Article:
The Tiny Giant Artist Collective is growing: It’s over 240 people large, more than two years old, and to the unfamiliar, it probably seems like something of an abstraction. In truth, it’s no more than a group of people involved with the NY/NJ rock scene who devote themselves to it, are motivated to contribute to it, and are hopelessly in love with it. That’s it… no special haircut or guitar-tone, no list of criteria besides a need felt to be in it, add to it. If its beginnings are unclear, they should stay murky. Of course, there’s a starting point, a group of progenitors, but they don’t concern us. The most important thing, and the thing that seems to be the most difficult to get across, is that Tiny Giant exists, in equal parts, as each of its members, with no hegemony. “Admins” only existed at all to keep the Facebook wall (a private one where our communications still take place) tidy, and remind members not to promote their own shows—a measure designed only to ensure that the wall doesn’t devolve into an unreadable hellhole of self-promo. With that in mind, every single person in the room was free to contribute in their own way. There’s not any set list of things to do in order to be a helpful member of the group. That simple. In the fall of 2011, as a certain anti-figurehead movement called Occupy was making a stink, their first meeting was held in the hilariously auspicious setting of an after-hours spa in Wayne. Its attendees listened, at first, while the guys who’d set up the meeting hammered down all the bullet points—play shows together, go to each other’s shows… just the obvious stuff, to break the ice. Once this was out of the way, resources were shared, ideas were put forth, and in this manner, the group proceeded until it had grown bigger than its individual parts.

As nothing is ever perfect, some of those ideas eventually fell by the wayside, even as others succeeded. Sometimes a band would be introduced (TG grows by association) and promptly vanish. There were inevitably some who were taken aback by the notion of “contributing,” perhaps intimidated—I was, in fact. My foraging little rock band from the ‘burbs was not well connected, comfortably financed, or particularly good at anything besides playing our songs (gimme the benefit of the doubt) and so, I braced for alienation. But we didn’t slink away—instead we linked up with other bands in the group to play showcases, got in our cars and went to ones we weren’t playing, and kept up on the Facebook group. Not exactly yeoman’s work, no, but even a service as meager as ours will, in the eyes of the group, confirm your ongoing interest in the community. It’s that simple—no one is waiting to hand its members a goodie bag of high-fives once they “get it right.” The way one longtime member of the group puts it is spot-on, if not kind of funny—the Collective has its own sort of “karma field” that emits to you what you put into it. Evidence for that is everywhere. The disparate experiences I’ve encountered over time strongly imply that those who submit nothing, or negativity, and choose to remain on the bubble, there they will stay. All these creative personas in constant association might seem volatile, but it’s not—conflict is a mercifully rare occurrence and it never truly damages our relationships with one another, because at all times, right before us, is the obvious truth that the group has really been successful. It’s still here. Everyone continues coordinating daily, still orchestrating small successes and brushing off smaller failures.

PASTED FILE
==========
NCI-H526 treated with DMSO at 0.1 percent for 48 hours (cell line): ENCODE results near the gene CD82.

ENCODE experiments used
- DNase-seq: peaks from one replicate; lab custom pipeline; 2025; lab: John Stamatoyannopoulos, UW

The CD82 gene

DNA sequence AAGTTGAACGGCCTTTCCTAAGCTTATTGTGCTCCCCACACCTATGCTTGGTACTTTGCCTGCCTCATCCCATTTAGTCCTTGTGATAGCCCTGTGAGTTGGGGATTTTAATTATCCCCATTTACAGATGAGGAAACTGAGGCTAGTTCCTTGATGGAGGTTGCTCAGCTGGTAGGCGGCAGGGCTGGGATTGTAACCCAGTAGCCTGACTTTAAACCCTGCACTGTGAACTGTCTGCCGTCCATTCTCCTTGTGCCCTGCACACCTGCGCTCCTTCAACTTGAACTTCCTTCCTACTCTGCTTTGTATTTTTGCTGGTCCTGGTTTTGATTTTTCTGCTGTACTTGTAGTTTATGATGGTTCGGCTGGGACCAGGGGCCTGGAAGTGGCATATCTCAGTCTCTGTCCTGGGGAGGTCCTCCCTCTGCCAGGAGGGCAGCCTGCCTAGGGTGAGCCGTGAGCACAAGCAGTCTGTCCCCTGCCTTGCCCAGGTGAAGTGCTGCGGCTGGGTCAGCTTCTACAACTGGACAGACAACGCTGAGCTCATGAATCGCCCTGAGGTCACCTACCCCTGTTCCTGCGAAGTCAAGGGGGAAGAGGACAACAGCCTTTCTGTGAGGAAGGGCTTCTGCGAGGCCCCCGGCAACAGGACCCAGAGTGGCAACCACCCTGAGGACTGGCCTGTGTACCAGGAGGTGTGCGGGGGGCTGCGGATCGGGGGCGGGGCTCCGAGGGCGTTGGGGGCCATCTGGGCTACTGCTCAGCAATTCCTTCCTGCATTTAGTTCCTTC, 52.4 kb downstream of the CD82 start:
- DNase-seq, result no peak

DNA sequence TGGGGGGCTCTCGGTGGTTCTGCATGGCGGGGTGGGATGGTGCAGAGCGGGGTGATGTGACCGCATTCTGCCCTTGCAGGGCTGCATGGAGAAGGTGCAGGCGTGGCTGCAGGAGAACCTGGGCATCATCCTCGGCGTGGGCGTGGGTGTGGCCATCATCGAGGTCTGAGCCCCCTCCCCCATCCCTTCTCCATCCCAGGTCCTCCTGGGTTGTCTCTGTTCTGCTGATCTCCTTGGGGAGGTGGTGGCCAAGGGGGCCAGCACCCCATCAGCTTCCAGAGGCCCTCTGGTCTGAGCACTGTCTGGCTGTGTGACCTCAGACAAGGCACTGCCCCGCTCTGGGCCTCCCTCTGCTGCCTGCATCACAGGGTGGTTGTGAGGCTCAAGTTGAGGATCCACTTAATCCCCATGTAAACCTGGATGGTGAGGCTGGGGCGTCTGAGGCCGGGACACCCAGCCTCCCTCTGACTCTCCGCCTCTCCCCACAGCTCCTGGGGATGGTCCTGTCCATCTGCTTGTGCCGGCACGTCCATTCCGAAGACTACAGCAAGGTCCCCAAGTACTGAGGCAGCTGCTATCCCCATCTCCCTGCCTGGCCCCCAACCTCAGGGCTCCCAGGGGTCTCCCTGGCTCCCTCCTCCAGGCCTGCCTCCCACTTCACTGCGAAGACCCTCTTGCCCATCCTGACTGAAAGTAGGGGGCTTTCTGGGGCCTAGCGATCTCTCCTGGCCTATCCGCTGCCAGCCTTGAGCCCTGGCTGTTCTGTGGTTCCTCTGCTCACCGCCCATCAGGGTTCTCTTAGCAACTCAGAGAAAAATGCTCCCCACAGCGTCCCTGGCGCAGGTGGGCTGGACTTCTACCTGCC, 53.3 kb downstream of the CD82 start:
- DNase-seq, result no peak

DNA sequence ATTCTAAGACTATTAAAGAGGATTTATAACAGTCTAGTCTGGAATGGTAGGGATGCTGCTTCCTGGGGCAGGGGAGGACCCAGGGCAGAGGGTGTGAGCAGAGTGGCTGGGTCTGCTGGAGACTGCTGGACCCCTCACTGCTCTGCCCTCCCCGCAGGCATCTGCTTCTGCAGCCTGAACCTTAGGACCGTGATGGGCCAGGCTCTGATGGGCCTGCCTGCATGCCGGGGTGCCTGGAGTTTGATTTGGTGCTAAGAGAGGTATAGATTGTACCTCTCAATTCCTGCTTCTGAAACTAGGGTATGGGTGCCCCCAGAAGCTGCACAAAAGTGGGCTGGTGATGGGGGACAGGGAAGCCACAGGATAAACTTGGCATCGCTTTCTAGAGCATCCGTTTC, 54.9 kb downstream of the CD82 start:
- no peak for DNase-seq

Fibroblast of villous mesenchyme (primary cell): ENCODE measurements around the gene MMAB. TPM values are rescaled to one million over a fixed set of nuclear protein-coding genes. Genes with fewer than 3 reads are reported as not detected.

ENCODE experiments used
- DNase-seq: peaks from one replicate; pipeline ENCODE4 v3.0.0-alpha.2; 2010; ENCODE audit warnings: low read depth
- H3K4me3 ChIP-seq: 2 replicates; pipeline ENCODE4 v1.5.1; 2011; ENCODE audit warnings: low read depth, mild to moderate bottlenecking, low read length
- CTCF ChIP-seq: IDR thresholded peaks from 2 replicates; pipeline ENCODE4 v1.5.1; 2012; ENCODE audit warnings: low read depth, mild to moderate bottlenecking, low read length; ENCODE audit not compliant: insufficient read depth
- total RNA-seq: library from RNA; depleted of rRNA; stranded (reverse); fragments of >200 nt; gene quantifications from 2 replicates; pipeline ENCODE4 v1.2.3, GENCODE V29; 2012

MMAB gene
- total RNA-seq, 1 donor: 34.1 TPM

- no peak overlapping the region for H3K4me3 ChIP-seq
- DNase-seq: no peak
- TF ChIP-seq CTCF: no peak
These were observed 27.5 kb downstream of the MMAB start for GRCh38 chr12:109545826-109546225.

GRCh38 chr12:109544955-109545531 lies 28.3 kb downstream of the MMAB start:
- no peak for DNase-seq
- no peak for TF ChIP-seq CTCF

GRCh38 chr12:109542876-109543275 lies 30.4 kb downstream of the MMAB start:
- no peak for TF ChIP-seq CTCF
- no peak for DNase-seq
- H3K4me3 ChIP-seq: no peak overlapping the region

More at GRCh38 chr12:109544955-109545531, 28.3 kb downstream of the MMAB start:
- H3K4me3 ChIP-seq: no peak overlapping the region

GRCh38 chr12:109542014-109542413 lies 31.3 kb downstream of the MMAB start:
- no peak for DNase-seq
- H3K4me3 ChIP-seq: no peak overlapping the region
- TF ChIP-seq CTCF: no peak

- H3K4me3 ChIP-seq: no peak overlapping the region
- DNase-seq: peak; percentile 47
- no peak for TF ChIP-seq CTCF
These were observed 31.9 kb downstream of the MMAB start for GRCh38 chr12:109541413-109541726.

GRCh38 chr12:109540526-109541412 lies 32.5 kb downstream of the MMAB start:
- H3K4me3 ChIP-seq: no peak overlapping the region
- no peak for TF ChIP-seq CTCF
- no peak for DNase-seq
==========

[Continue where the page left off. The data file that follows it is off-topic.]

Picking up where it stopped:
The Tiny Giant Winter Beach Ball festival, set to take place from Feb. 8-10 at four of the Collective’s favorite venues, should be looked at as an expression of what Tiny Giant is capable of, rather than what it is. Some will inevitably regard the group as only its bands, perhaps even emphasizing the ones who are most popular; this would be missing the point entirely—other sums of effort will take root from unsung contributors like online music journos James Damion and Jim Testa, fellow Aquarian Weekly writer Roz Smith, the folks at Lamplighter Magazine and at StarBeat Records… that’s to name a few. This is not to go all “we are strong, we are legion” on you; it’s really just this: Degrees of separation have been removed, ice has been broken, and an air of fellowship has been forged. What many of us might have once considered a rock scene in a sorry state of health is now clearly thriving. And considering the DIY attitudes of many of the group’s members, it’s sort of strange seeing our night at Asbury Lanes on sale at Ticketmaster, but there it is. Again, this is just one compilation of our efforts among many, with the chief beneficiaries being music enthusiasts throughout the Tri-State Area who have given us their support from the start.


The Tiny Giant Winter Beach Ball takes place from Feb. 8-10. For more information, go to

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